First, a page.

Yareta or llareta (Azorella compacta, known historically as Azorella yareta, from yarita in the Quechua language) is a velvety, chartreuse cushion plant in the family Apiaceae which is native to South America. It grows in the Puna grasslands of the Andes in Peru, Bolivia, northern Chile and western Argentina at altitudes between 3,200 and 5,250 metres (10,500 and 17,220 ft).[1][2]

Yareta
LLareta (Azorella compacte phil.).jpg
in Lauca National Park, Chile
Scientific classification edit
Kingdom: Plantae
Clade: Tracheophytes
Clade: Angiosperms
Clade: Eudicots
Clade: Asterids
Order: Apiales
Family: Apiaceae
Genus: Azorella
Species:
A. compacta
Binomial name
Azorella compacta
Distribution of flowers

DescriptionEdit

Yareta is an evergreen perennial with a low, mat-like shape and hemispherical growth form that grows to around 6 m (~20 ft) in diameter.[3] The self-fertile, pink or lavender flowers are hermaphroditic and are pollinated by insects.[citation needed]

The plant prefers sandy, well-drained soils. It can grow in nutritionally poor soils that are acidic, neutral or basic (alkaline) at altitudes of up to 5,200 metres (17,100 ft).[2] Yareta is well-adapted to high insolation rates typical of the Andes highlands and cannot grow in shade. The plant's leaves grow into an extremely compact, dense mat that reduces heat and water loss.[4] This mat grows near the ground where air temperature is one or two degrees Celsius higher than the mean air temperature. This temperature difference is a result of the longwave radiation re-radiated by the soil surface, which is usually dark gray to black in the Puna.[4]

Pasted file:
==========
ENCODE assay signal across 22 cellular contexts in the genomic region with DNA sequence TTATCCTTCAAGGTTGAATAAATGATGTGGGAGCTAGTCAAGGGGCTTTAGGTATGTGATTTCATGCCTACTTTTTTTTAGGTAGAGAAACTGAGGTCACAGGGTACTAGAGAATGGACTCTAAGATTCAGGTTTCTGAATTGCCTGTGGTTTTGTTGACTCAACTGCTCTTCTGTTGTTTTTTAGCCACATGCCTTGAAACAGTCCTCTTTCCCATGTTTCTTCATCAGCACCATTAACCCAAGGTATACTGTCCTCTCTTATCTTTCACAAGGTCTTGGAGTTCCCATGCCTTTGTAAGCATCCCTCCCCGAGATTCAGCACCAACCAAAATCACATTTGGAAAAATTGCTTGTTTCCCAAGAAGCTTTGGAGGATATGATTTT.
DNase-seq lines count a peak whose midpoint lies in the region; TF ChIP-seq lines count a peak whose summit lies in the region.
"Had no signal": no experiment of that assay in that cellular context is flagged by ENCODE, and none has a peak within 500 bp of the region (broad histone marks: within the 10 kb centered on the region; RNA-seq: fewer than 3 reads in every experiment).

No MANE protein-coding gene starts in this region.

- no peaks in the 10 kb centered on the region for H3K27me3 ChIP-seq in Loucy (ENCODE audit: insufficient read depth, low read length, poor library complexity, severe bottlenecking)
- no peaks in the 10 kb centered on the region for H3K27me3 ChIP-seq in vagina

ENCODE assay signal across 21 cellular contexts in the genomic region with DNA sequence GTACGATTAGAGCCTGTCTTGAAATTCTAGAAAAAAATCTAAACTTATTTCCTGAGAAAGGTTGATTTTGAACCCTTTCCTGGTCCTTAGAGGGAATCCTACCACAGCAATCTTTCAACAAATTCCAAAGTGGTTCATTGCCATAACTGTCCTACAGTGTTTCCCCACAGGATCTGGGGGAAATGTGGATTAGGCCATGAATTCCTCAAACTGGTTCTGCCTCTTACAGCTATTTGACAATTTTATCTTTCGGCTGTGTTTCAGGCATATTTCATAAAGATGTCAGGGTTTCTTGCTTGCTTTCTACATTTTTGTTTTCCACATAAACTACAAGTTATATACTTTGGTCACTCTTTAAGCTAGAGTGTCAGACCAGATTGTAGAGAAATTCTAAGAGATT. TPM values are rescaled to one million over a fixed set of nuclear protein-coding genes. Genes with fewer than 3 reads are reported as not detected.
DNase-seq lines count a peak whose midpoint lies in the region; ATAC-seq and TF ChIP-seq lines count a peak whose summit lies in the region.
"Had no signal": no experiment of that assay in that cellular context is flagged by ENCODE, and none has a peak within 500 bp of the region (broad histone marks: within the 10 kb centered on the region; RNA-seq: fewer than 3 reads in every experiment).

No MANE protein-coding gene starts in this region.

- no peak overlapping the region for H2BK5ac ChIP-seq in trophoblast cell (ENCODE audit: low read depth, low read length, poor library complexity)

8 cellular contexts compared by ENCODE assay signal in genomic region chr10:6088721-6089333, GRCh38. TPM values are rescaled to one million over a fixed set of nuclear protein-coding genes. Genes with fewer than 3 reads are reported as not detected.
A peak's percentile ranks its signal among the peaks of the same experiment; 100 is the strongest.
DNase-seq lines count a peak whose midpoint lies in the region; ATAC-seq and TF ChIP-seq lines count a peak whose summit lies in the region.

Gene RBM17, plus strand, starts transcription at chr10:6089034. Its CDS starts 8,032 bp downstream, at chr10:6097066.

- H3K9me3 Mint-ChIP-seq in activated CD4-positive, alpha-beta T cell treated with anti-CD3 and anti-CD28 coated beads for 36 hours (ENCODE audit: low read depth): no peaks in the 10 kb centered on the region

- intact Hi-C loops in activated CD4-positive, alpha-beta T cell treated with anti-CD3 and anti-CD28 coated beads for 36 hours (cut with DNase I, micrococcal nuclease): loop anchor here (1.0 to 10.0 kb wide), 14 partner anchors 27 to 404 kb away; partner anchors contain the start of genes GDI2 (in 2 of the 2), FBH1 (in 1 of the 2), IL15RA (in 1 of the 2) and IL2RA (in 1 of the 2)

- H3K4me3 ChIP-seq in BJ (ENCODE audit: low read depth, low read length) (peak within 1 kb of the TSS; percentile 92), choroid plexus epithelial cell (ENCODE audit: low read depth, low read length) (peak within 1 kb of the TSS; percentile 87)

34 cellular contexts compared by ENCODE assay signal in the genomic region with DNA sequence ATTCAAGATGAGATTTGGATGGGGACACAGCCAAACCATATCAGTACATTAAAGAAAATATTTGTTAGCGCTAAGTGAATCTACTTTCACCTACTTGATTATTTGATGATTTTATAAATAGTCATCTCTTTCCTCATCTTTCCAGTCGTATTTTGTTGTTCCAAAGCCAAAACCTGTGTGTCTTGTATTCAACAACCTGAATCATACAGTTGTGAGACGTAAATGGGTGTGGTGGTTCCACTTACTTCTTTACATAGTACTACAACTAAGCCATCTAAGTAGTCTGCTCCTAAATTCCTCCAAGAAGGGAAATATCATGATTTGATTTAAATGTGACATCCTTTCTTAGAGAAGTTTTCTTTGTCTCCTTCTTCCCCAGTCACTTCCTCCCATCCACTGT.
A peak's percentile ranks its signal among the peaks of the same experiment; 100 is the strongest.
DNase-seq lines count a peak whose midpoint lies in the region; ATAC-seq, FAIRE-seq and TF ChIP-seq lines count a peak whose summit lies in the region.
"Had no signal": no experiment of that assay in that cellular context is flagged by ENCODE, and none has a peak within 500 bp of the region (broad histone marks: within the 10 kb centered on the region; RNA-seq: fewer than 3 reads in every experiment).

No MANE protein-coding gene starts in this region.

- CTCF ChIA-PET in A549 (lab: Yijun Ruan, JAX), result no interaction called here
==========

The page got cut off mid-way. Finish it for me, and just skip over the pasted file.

Yareta is estimated to grow approximately 1.5 centimetres (0.59 in) per year.[2] Many yaretas are estimated to be over 3,000 years old.[5] These oldest ones have been reported to grow as slowly as 1/18th inch (1.4 millimeters) per year.[6] Its very slow growth makes the traditional practice of harvesting it for fuel highly unsustainable.[7]

GalleryEdit

ReferencesEdit

  1. ^ "Image of Azorella compacta". chileflora. Retrieved 28 October 2015.
  2. ^ a b c Kleier, Catherine; Rundel, Philip W. (August 2004). "Microsite requirements, population structure and growth of the cushion plant Azorella compacta in the tropical Chilean Andes". Austral Ecology. 29 (4): 461–470. doi:10.1111/j.1442-9993.2004.01386.x.
  3. ^ Pugnaire, Francisco I.; Morillo, José A.; Rodríguez-Echeverría, Susana; Gaxiola, Aurora (February 2020). "Azorella compacta : survival champions in extreme, high‐elevation environments". Ecosphere. 11 (2). doi:10.1002/ecs2.3031.
  4. ^ a b Wickens, G. E. (April 1995). "Llareta (Azorella Compacta, Umbelliferae): A review". Economic Botany. 49 (2): 207–212. doi:10.1007/BF02862926. ISSN 0013-0001. S2CID 37079723.
  5. ^ Stenger, Richard (2019-11-28). "The oldest living things on Earth". CNN Travel. Retrieved 2020-01-09.
  6. ^ Ralph, Carol P. (March 1978). "Observations on Azorella compacta (Umbelliferae)". Biotropica. 10 (1): 62 plus photo p. 63.
  7. ^ "See the world's oldest organisms".

External linksEdit